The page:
Here we are on the last day of The Girl Week Blogathon. Once again, we bring back the wonderful Marion Cotillard. Thanks to all who have participated. Later in the day, another post will go up showing all of your contributions. Let's get through this one, shall we?
Directed by Luc and Jean-Piere Dardenne.
2014. Rated PG-13, 95 minutes.
Sandra (Cotillard) suffers from severe depression and is on sick leave from work because of it. Just as she’s about to return, she gets what might be the worst call imaginable. Not only is she being fired, but she finds out that it was up to a vote by her fellow employees. They had two options: receive a bonus, or let Sandra keep her job and no one gets a bonus. Of the sixteen this question was asked, only two voted to let Sandra stay on. She finds out this bit of info from Juliette (???), one of the two. Juliette takes Sandra up to the company, finds the foreman, and pleads for Sandra’s job back. He says he can’t do that, but is open to having another vote on Monday. It’s Friday, after everyone else has already left for the weekend. When she lets her husband Manu (???) know what has happened, he hatches a plan. With Juliette’s help, they will get the address to each and every person they work with, go see them personally, and try to convince them to change their vote when Monday rolls around. Reluctantly, but realizing her family needs an additional income to her husband’s to make it, she agrees. Sandra tracking down her possibly former co-workers over the course of the weekend ensues.
Watching this woman go from house to house, tracking down people and confronting them about a decision they made that will deeply affect her life is inherently sad. She tells us before she even starts the process that she would rather not because it will make her feel and appear like a beggar. However, at Manu’s urging, and for their son, she soldiers on. Through yet another magnificent performance from Marion Cotillard, we understand that we are watching a woman on the verge of being irreparably broken. Her edges are frayed and her seams are showing, but she’s fighting mightily to hold it all together. Occasionally, her fabric tears a little more and through the holes we see that much more of her soul. Everything about what is happening on this particular weekend is wreaking havoc on her. She’s in a catch-22 she can’t seem to break away from. Her natural decency and compassion for her fellow humans puts her there. She is a selfless doing forcing herself to do something selfish, but for selfless reasons.
Despite Cotillard’s stunning portrayal, I really had a hard time sitting through this one. The problem isn’t that it’s a bad movie, because it’s not; far from it. The issue is that it’s a film filled with people I wanted to punch square in the mouth. I’d love to start with the people that run the company where she’s trying to keep her job. What kind of executives leave it up to their employees to make such important decisions? Not only is this decision incredibly important to the direction of the company, but letting the worker bees make it shows tremendous cowardice on the part of management. As for the workers, sigh. I fully understand how powerful money is. Still, I hope that if I ever find myself in shoes my co-workers wouldn’t be shoving me out the door. However, these aren’t the only guilty parties. I aslo wasn’t a fan of Manu, either. It’s his idea to go see all these people, which is okay, if a bit stalker-ish. My problem is that he made her talk to all of them alone. I get that part of the time, he had to work. However, later on Saturday and all day Sunday, when things were really taking their toll on her, he kept shoving her out the car to go talk to some person about giving up part of their livelihood while he chilled and listen to some tunes on the radio. Dude, at least get out of the car. Show her some support, or at least protection. I mean, you are sending her to beg people to give money away.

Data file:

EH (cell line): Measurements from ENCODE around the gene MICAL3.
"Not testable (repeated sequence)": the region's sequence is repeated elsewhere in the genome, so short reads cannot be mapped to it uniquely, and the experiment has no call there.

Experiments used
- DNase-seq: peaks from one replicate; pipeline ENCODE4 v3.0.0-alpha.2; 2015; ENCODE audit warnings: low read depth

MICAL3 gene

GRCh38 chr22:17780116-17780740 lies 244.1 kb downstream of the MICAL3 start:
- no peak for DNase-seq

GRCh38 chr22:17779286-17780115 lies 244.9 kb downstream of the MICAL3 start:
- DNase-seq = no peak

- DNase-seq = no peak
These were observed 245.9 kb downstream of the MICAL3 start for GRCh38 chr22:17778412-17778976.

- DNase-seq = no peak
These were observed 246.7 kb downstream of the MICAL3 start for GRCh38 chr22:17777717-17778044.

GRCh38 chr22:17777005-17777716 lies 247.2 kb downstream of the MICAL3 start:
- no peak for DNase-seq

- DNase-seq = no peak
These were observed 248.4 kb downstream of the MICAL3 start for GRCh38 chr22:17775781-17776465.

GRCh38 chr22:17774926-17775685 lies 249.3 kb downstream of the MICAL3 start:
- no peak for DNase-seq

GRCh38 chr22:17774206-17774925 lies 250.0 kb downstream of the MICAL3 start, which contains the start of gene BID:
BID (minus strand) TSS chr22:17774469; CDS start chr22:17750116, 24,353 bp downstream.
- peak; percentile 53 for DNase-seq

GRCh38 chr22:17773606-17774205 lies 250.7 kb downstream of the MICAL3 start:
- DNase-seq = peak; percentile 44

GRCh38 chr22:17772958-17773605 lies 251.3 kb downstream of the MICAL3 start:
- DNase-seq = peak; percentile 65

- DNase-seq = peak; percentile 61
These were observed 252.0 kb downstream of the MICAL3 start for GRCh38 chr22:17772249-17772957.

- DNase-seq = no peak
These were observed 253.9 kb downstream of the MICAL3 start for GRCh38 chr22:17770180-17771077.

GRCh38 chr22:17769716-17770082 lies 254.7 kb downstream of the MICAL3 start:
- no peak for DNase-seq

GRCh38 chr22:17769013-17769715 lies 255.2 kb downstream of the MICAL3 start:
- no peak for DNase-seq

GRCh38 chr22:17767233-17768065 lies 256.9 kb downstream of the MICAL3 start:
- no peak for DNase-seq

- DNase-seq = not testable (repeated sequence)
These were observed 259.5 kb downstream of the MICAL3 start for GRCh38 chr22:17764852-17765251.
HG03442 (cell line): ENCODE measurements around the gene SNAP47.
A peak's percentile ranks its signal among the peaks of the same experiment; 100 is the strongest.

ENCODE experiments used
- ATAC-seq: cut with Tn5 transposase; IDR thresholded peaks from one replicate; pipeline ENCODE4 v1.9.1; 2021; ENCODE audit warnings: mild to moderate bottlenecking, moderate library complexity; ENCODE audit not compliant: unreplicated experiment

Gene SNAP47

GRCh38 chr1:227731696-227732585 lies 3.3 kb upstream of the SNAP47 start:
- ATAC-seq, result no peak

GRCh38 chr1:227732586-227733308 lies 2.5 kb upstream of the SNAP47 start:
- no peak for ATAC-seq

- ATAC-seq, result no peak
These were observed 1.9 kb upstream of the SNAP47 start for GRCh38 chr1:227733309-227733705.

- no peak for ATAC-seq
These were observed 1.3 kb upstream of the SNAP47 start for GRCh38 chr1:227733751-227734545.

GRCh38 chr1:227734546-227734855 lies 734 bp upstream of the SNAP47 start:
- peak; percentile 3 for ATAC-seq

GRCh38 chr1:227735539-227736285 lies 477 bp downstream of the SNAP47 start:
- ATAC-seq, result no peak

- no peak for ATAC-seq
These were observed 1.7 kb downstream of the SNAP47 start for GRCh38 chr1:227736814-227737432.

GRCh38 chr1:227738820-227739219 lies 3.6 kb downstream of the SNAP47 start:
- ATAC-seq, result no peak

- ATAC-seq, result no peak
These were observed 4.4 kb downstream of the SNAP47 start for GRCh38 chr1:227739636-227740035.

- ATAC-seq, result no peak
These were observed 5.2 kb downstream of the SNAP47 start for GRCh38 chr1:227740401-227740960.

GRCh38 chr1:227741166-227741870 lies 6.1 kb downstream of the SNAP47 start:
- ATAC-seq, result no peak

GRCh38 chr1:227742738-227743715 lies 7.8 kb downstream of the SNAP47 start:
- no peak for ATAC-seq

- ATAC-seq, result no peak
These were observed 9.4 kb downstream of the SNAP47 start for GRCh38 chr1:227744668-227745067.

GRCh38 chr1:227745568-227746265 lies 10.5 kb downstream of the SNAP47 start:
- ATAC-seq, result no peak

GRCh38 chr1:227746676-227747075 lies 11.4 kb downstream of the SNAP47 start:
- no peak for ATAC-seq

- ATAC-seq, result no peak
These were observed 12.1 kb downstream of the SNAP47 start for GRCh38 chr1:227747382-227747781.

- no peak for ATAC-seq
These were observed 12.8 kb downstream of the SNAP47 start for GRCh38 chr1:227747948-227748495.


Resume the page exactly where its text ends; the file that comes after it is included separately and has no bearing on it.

Something else kept occurring that repeatedly took me out of the movie. This might be a cultural thing, but bothered me to no end. People Sandra didn’t know were just way too free with the whereabouts of their loved ones to a stranger. On several occasions, she showed up at some person’s house looking for them only to get the spouse. Every time, they gladly told her exactly where to find this person whom they’ve likely never met before. In one case, the spouse even lets their child accompany her. Sorry, but that shit ain’t happening in my neck of the woods. Let some strange woman come up to my house looking for me. I can promise you, Mrs. Dell isn’t going to tell her where I am and most certainly wouldn’t send any of our children with her. There would also be a lengthy inquiry on precisely what our relationship was, probably a death threat or two mixed in. It all struck me as a bit odd, awfully naïve, and way too trusting.
With all that going on, I can’t say Two Days, One Night is all that great. I enjoyed it, but it was almost solely because of the work done by its lead actress. Marion Cotillard felt all alone, both as a character, and as an actress, in trying to convey whatever power the film was trying to get across. She does it all with a performance that's vulnerable and fragile, yet eventually, empowering. With a lesser performer in the role, this probably would fall apart. As it is, the film manages to accomplish a lot. There are some fascinating depictions of depression, as well as the raging debate over doing what’s best for yourself versus looking out for the greater good. All told, we get a film that ends probably as it should, but not how we would like, and makes that work. Any and all of parts that do work do so on the winds of her sails. Rather than sinking into the quicksand of melodrama never more than a heartbeat away, she drags a fairly skeletal screenplay beyond mere respectability, and right into being downright compelling theater.